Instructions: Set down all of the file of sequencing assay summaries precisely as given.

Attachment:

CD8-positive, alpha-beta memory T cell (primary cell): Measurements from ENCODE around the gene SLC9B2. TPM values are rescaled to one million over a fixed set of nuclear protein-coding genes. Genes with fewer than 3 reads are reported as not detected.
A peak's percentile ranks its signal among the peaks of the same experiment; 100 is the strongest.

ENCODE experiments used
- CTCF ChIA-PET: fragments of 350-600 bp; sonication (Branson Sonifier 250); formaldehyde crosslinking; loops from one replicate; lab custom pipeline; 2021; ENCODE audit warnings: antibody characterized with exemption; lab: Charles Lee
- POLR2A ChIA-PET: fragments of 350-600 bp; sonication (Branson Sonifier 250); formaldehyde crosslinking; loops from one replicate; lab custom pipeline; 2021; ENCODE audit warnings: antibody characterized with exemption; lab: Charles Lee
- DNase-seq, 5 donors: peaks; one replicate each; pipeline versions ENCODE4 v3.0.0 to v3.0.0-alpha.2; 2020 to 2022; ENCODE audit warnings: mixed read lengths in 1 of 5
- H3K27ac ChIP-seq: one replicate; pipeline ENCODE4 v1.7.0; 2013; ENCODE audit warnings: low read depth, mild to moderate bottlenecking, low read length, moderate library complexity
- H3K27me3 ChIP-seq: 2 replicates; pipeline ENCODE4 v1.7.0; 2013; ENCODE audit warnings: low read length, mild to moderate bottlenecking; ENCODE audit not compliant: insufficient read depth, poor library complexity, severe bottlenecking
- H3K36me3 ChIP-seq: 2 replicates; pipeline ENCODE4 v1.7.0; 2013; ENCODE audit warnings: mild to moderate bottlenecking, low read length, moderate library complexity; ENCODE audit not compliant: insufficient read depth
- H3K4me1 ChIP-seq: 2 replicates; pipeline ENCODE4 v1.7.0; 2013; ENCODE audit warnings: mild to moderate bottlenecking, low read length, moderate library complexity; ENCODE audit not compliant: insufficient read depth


CD8-positive, alpha-beta memory T cell (primary cell): Measurements from ENCODE around the gene SLC9B2. TPM values are rescaled to one million over a fixed set of nuclear protein-coding genes. Genes with fewer than 3 reads are reported as not detected.
A peak's percentile ranks its signal among the peaks of the same experiment; 100 is the strongest.

ENCODE experiments used
- CTCF ChIA-PET: fragments of 350-600 bp; sonication (Branson Sonifier 250); formaldehyde crosslinking; loops from one replicate; lab custom pipeline; 2021; ENCODE audit warnings: antibody characterized with exemption; lab: Charles Lee
- POLR2A ChIA-PET: fragments of 350-600 bp; sonication (Branson Sonifier 250); formaldehyde crosslinking; loops from one replicate; lab custom pipeline; 2021; ENCODE audit warnings: antibody characterized with exemption; lab: Charles Lee
- DNase-seq, 5 donors: peaks; one replicate each; pipeline versions ENCODE4 v3.0.0 to v3.0.0-alpha.2; 2020 to 2022; ENCODE audit warnings: mixed read lengths in 1 of 5
- H3K27ac ChIP-seq: one replicate; pipeline ENCODE4 v1.7.0; 2013; ENCODE audit warnings: low read depth, mild to moderate bottlenecking, low read length, moderate library complexity
- H3K27me3 ChIP-seq: 2 replicates; pipeline ENCODE4 v1.7.0; 2013; ENCODE audit warnings: low read length, mild to moderate bottlenecking; ENCODE audit not compliant: insufficient read depth, poor library complexity, severe bottlenecking
- H3K36me3 ChIP-seq: 2 replicates; pipeline ENCODE4 v1.7.0; 2013; ENCODE audit warnings: mild to moderate bottlenecking, low read length, moderate library complexity; ENCODE audit not compliant: insufficient read depth
- H3K4me1 ChIP-seq: 2 replicates; pipeline ENCODE4 v1.7.0; 2013; ENCODE audit warnings: mild to moderate bottlenecking, low read length, moderate library complexity; ENCODE audit not compliant: insufficient read depth